The idea of human equality and the requirement from the state to provide equal opportunity to all lie at the foundation of modern democracy. Focusing on the area of higher education, this volume discusses the notion of 'affirmative action', a generic term covering diverse measures-quotas, special institutions for the underprivileged, extra points on a 'scale of deprivation'-that are employed to ensure equal opportunity. While analysing the situation in India, the volume also compares the debates and policies on affirmative action in India with those in the United States and South Africa. The essays explore the influence of the 'creamy layer' on marginalized groups in a community, the new trends in higher education in India, and the place of the hitherto overlooked disparities of gender, religion, and the urban/rural divide in the discourse on affirmative action. The contributors come from varied disciplines including politics, sociology, law, economics, philosophy, and governance.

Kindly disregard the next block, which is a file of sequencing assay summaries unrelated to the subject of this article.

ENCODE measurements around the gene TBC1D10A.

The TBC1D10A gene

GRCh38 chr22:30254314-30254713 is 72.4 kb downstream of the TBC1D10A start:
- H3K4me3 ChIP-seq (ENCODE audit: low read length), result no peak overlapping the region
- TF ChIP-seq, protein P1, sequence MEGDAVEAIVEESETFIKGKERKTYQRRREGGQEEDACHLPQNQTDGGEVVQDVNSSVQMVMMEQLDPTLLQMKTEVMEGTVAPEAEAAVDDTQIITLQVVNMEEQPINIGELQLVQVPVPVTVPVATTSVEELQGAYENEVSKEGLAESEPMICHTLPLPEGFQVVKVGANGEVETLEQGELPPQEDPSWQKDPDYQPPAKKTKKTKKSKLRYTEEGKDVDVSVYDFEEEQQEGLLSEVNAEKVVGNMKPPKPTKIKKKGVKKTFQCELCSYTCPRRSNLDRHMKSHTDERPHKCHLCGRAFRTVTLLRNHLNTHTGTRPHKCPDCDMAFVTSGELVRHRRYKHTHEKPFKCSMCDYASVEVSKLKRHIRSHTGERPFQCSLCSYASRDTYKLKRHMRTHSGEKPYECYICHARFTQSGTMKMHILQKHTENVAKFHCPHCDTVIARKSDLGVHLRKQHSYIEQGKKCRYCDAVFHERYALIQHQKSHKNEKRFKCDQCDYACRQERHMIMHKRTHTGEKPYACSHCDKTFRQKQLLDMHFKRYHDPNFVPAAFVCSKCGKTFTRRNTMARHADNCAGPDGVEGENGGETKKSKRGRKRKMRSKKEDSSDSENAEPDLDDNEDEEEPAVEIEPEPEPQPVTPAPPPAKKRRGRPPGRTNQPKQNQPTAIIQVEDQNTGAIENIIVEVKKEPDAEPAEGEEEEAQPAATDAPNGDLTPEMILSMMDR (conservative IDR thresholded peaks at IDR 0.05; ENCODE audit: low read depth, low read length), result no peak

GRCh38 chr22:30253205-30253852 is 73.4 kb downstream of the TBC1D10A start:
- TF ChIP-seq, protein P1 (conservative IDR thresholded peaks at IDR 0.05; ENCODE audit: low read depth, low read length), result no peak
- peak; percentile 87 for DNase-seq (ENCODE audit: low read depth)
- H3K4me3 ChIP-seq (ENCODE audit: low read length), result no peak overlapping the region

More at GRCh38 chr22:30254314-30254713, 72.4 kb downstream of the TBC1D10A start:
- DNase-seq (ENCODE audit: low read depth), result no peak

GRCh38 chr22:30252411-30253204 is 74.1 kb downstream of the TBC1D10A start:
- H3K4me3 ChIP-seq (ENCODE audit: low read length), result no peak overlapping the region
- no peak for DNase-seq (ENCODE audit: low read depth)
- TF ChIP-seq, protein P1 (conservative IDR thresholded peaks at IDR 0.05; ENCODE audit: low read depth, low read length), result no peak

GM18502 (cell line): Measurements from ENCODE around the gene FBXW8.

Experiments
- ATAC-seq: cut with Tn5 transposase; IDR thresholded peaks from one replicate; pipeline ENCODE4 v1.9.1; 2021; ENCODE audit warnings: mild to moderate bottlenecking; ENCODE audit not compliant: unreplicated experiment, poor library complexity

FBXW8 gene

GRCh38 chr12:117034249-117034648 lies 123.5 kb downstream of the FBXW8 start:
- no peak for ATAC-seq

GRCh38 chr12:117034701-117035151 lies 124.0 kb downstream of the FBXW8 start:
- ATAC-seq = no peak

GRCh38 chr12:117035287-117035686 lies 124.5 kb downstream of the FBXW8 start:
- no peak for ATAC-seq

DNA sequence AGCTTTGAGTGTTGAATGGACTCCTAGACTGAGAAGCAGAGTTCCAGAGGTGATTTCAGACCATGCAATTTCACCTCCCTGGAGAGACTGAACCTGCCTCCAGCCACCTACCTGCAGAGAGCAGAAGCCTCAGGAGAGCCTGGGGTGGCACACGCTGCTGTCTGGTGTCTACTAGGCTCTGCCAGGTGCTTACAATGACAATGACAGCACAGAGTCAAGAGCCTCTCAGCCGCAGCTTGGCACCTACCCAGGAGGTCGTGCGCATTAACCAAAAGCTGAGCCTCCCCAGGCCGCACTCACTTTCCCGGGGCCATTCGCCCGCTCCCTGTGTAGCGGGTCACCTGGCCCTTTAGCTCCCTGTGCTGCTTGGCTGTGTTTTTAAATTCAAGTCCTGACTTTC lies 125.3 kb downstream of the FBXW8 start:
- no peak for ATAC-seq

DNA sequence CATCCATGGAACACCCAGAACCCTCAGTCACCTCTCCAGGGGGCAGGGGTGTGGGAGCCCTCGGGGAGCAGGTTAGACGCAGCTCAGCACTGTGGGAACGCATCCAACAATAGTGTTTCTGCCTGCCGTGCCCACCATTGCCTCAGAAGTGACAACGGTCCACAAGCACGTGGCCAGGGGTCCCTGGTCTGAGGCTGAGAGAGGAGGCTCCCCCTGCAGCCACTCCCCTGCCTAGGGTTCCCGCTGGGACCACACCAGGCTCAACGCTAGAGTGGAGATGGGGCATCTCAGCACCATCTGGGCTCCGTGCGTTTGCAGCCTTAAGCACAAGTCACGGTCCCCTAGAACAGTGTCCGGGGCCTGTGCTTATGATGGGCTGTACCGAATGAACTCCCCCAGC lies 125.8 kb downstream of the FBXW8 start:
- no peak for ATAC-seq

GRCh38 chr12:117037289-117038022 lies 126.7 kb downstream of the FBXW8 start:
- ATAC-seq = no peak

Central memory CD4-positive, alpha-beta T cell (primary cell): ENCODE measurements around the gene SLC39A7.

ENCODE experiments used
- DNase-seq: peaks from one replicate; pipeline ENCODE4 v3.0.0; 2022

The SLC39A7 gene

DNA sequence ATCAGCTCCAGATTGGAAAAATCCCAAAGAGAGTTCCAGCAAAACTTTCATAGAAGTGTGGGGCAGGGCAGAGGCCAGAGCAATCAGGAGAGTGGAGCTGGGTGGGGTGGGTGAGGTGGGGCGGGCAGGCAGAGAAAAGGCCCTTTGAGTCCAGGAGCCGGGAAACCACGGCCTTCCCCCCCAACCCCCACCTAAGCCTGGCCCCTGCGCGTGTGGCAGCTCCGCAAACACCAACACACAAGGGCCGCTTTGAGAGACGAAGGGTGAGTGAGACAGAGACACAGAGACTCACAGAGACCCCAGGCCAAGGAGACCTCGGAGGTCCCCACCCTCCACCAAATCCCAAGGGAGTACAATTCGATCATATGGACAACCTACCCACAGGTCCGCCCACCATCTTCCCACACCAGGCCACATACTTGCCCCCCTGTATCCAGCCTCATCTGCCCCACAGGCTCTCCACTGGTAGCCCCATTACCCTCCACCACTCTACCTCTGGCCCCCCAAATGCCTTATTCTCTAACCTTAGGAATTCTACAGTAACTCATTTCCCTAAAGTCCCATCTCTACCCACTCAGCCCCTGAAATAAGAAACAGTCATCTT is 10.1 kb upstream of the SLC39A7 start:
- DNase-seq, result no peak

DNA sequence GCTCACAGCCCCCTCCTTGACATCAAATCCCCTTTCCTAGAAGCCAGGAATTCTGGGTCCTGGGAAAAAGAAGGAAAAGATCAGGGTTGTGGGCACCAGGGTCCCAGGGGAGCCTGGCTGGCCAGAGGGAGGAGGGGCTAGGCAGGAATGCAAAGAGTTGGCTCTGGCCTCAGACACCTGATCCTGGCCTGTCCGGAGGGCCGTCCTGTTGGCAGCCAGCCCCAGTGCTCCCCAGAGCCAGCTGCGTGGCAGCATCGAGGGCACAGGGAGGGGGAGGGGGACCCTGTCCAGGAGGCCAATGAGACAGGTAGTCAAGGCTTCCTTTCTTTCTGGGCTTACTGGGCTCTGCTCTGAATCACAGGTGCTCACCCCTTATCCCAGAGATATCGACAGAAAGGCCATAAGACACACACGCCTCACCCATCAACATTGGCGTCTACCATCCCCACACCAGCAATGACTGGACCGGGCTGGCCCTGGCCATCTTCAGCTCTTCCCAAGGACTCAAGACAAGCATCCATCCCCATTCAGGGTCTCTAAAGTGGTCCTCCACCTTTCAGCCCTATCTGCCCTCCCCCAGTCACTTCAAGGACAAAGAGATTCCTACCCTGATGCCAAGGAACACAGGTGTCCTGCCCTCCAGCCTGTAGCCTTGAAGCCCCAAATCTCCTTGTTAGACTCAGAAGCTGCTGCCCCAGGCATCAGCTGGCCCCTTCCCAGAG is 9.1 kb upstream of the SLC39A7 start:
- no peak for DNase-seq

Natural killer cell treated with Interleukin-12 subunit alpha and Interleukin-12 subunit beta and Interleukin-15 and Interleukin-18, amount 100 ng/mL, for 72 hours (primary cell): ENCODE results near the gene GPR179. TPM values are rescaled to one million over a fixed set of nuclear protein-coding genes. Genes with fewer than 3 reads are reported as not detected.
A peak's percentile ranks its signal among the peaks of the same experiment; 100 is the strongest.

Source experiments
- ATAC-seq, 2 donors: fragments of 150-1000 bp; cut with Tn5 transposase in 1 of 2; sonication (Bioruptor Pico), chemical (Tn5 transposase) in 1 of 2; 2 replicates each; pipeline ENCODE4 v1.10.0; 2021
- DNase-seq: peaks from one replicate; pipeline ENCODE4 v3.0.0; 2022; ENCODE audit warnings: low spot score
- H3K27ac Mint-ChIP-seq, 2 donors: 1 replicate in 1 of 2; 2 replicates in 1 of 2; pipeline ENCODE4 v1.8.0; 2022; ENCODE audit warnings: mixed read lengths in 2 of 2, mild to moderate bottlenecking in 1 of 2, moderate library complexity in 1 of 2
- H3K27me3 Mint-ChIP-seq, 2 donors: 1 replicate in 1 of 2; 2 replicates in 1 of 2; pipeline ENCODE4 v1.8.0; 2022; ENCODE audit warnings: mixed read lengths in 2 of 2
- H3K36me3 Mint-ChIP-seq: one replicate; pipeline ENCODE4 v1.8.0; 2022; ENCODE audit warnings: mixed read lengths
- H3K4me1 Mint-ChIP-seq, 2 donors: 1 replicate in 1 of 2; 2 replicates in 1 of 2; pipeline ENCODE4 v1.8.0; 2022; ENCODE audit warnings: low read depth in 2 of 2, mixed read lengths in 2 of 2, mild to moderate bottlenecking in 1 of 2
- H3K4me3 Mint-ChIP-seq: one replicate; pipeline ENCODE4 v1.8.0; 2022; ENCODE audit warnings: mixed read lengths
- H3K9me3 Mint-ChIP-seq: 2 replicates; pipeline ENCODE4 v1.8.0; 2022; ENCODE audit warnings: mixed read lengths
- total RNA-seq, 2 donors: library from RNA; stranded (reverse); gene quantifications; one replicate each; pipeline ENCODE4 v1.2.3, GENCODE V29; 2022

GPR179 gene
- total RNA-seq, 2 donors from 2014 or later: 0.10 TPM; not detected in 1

Zoya Hasan is Professor, Centre for Political Studies, Jawaharlal Nehru University, New Delhi. Martha C. Nussbaum is Ernst Freund Distinguished Service Professor of Law and Ethics at the Department of Philosophy, Law School, and Divinity School of the University of Chicago.
INTRODUCTION (ZOYA HASAN AND MARTHA C. NUSSBAUM); NOTES ON CONTRIBUTORS